After the election fiasco in 2018 at the Broward County, that actually experienced backlogs in the mail votes, Collin Stephens, who had no intention in voting again via mail this year.
Collins has shifted to Duval County and was approached again by a voter-registration group’s offer in August, if he accepted to join in voting through the mail, he would receive a free political sign of his choice.
He mailed his vote for the August primary on Election Day. The vote, like many others, about 31,000 did not include, as per the state’s recent balloter file.
61% of balloters cast their vote by mail and one in every 77 voters did not get their ballots counted for reasons like a poor signature, arriving late or no signature found etc.
Florida needs ballots to reach by Election Day, November. It’s not adequate to be postmarked by Election Day, that means voters like Stephens nevermore had their mail votes tallied.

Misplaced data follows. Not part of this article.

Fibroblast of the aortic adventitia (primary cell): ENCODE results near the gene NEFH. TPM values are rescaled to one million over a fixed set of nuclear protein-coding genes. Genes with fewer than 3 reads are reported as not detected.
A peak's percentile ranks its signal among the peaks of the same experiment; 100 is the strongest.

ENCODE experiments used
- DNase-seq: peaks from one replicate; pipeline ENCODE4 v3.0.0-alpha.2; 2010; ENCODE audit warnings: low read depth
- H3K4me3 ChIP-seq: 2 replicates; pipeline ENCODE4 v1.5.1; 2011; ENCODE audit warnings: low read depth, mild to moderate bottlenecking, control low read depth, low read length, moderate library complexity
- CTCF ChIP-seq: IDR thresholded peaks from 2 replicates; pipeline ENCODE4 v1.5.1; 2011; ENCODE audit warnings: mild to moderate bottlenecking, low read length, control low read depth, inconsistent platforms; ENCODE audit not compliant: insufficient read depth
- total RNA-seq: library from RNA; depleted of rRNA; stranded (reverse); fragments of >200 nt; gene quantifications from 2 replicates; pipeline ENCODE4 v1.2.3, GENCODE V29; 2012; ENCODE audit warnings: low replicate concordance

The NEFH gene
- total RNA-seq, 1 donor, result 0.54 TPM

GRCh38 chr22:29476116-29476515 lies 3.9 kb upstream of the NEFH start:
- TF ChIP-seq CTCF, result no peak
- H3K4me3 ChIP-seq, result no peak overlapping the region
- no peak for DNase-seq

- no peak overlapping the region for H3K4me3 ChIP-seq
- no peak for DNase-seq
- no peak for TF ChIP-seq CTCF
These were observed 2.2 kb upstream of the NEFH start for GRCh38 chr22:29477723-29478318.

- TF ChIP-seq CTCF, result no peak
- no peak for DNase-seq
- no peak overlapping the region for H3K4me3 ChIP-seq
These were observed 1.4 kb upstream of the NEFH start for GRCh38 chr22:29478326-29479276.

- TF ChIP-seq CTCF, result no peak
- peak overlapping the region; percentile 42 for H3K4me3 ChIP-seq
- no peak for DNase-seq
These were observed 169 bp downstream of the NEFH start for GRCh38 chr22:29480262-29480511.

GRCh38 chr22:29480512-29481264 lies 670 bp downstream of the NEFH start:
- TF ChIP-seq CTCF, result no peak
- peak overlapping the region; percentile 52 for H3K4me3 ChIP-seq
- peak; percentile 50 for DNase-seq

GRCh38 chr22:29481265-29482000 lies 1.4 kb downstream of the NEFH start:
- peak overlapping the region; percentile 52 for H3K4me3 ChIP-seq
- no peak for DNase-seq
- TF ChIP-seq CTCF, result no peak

Non-white voters were double as expected to have their votes fail to be counted as white voters, and polls supervisors were even more likely to decline Millenials and Gen-Z voters’ mail ballots this time.
In the 2016 election over 21,973 Florida mail votes had been rejected.
Suppose related rates of citizens were to vote in the November election just the way they did in the year 2016, i.e. 75% of registered voters. But if citizens chose to vote through the mail, and again their votes may get rejected in the same way as it did in August then almost 90,000 votes would be rejected.
This holds 42 Hispanic votes, 44 Asian votes, 57 Black votes, and 105 white votes in all.
Though Republicans and Democrats, about reasonably to have their mail ballots unrecorded, the refusal rate affects Democrats more further considering they are additionally expected to vote by mail. There were approximately 15,000 Democratic mail votes that got rejected versus roughly 9,400 Republican votes that got rejected.